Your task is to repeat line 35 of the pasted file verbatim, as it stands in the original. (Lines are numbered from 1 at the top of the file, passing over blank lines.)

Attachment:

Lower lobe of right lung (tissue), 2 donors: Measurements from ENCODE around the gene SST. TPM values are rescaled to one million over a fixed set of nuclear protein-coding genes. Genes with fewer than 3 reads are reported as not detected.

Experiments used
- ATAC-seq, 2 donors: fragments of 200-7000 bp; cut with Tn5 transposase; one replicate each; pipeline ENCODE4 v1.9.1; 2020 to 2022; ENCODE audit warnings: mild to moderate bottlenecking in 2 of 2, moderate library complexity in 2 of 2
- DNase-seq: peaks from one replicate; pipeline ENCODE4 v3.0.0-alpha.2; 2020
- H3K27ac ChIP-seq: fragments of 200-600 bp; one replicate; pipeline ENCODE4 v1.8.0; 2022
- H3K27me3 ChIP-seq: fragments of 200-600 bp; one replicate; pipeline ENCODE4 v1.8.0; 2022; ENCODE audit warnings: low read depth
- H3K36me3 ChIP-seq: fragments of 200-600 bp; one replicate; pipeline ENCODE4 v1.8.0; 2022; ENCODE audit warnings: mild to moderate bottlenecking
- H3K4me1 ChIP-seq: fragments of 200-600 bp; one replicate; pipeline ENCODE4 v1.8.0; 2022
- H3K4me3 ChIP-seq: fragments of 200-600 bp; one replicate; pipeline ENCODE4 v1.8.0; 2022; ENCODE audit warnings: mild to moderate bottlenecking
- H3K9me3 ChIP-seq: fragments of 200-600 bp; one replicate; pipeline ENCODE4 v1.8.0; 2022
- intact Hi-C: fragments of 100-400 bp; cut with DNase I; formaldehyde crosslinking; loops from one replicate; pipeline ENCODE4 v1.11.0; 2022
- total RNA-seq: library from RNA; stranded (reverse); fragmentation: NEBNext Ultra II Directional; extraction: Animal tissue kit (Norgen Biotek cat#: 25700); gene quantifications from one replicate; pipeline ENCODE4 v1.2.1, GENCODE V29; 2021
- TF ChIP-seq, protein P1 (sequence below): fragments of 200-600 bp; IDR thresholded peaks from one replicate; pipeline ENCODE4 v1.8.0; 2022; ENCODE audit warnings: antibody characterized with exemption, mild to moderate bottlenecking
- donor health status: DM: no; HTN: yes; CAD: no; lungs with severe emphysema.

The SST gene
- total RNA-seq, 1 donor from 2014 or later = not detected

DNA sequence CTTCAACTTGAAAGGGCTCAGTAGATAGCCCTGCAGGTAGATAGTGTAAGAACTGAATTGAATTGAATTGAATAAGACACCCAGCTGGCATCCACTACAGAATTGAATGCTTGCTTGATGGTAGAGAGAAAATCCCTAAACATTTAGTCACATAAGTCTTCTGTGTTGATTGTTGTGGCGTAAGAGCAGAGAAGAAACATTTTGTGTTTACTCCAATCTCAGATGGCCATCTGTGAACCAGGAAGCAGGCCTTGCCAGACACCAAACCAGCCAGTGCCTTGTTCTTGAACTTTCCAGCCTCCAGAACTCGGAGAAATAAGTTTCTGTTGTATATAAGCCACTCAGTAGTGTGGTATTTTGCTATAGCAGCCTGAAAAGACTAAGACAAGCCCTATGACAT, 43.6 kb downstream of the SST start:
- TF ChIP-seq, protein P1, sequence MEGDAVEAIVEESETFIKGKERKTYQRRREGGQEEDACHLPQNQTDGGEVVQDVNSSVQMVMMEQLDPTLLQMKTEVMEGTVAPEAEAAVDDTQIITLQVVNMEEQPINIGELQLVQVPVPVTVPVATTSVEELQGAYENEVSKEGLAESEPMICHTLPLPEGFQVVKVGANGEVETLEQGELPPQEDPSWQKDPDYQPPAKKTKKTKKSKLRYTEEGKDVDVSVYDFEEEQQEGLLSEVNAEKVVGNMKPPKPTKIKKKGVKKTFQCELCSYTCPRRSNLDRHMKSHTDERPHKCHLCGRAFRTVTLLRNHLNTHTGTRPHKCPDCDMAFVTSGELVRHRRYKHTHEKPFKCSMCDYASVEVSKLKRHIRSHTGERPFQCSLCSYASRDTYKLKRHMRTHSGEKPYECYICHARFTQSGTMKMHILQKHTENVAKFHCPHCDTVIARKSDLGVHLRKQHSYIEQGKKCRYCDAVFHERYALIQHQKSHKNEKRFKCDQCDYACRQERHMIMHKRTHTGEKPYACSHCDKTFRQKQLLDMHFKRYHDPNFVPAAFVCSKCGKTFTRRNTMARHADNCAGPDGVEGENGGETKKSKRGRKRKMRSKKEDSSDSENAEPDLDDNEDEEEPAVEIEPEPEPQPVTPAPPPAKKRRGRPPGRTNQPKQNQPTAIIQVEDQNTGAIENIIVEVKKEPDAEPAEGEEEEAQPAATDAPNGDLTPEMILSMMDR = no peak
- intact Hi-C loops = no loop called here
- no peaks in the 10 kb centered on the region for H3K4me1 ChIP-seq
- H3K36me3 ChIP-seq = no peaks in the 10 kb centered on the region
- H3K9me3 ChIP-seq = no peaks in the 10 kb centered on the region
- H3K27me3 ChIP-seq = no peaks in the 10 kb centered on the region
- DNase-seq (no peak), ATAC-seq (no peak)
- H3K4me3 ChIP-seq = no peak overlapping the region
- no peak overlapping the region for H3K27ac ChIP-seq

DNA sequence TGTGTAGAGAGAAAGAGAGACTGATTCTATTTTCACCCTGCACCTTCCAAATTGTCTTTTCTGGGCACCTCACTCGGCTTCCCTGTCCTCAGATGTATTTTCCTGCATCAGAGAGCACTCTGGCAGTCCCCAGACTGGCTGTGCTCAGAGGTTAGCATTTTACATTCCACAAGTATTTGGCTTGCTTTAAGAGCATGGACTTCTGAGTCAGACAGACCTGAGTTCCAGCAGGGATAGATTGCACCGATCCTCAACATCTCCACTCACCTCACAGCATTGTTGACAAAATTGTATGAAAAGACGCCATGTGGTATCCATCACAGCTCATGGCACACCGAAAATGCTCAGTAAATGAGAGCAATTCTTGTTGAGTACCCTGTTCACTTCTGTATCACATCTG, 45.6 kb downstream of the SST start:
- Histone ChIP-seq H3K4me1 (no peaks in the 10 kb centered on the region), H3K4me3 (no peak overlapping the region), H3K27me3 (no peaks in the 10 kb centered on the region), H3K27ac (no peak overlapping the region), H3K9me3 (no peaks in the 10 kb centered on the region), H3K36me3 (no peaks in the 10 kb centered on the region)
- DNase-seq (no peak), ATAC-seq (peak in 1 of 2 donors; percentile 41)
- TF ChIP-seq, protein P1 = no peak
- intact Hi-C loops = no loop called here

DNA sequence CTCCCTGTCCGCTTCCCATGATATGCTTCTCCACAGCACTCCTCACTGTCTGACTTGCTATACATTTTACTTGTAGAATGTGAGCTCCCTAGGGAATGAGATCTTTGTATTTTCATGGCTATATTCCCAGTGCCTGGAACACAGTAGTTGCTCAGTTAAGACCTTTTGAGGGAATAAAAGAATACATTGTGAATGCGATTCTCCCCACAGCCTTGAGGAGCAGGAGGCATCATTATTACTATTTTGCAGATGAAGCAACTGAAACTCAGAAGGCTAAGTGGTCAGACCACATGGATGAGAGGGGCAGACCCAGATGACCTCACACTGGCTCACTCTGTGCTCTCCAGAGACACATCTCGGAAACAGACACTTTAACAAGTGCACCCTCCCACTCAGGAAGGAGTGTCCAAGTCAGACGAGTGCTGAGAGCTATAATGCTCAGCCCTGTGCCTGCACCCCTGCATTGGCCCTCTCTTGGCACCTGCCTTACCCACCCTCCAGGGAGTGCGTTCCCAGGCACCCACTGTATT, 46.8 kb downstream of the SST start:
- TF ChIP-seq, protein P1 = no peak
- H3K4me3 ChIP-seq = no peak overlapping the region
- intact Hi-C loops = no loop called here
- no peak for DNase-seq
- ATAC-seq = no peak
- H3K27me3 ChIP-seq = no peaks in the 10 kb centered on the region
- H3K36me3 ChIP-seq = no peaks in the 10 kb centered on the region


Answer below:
- intact Hi-C loops = no loop called here